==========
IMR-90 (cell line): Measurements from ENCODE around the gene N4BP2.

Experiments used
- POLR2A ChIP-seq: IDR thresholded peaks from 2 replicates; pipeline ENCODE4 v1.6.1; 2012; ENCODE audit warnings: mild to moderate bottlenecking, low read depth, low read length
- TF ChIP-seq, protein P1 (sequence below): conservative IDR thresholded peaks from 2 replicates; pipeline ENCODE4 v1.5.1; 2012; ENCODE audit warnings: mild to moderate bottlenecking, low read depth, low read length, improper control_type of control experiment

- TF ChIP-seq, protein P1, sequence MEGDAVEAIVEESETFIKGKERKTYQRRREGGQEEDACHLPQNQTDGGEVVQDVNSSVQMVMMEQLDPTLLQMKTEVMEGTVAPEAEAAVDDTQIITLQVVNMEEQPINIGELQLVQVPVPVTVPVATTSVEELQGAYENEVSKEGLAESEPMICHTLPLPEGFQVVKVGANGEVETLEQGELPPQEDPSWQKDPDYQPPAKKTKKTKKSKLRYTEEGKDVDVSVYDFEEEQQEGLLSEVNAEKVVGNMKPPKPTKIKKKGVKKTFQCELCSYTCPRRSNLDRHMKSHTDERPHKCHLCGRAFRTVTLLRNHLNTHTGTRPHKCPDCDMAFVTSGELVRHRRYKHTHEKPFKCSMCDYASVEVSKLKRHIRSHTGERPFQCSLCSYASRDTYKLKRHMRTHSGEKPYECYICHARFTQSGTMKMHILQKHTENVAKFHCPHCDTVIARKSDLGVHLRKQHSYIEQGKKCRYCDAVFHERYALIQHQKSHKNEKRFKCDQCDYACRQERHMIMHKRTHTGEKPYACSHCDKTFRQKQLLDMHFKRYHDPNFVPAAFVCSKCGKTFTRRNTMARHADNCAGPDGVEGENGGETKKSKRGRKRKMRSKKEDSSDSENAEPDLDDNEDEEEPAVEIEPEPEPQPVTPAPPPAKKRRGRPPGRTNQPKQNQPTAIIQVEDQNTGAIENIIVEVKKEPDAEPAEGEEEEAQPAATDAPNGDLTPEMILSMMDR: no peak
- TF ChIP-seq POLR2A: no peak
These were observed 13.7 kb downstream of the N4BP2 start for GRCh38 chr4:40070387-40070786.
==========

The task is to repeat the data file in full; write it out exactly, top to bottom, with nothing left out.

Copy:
IMR-90 (cell line): Measurements from ENCODE around the gene N4BP2.

Experiments used
- POLR2A ChIP-seq: IDR thresholded peaks from 2 replicates; pipeline ENCODE4 v1.6.1; 2012; ENCODE audit warnings: mild to moderate bottlenecking, low read depth, low read length
- TF ChIP-seq, protein P1 (sequence below): conservative IDR thresholded peaks from 2 replicates; pipeline ENCODE4 v1.5.1; 2012; ENCODE audit warnings: mild to moderate bottlenecking, low read depth, low read length, improper control_type of control experiment

- TF ChIP-seq, protein P1, sequence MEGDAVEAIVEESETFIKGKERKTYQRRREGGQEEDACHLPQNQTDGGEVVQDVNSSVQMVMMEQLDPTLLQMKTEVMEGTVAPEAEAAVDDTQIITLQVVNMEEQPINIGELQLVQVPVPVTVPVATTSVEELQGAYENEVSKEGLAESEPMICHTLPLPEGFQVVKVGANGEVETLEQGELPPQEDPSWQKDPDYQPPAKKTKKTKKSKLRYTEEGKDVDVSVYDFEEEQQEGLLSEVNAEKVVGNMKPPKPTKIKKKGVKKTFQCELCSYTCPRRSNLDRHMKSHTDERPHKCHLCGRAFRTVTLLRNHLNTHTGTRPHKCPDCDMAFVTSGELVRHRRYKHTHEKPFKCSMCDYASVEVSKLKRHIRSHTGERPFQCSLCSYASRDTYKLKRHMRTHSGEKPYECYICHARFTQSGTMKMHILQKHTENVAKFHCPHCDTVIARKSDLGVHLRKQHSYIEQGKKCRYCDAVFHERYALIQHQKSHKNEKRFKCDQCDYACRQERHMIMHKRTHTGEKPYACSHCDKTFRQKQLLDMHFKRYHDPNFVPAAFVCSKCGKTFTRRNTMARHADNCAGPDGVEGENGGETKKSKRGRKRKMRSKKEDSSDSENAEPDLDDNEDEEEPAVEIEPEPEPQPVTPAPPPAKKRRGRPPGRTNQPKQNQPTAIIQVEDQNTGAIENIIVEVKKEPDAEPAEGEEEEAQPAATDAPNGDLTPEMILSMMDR: no peak
- TF ChIP-seq POLR2A: no peak
These were observed 13.7 kb downstream of the N4BP2 start for GRCh38 chr4:40070387-40070786.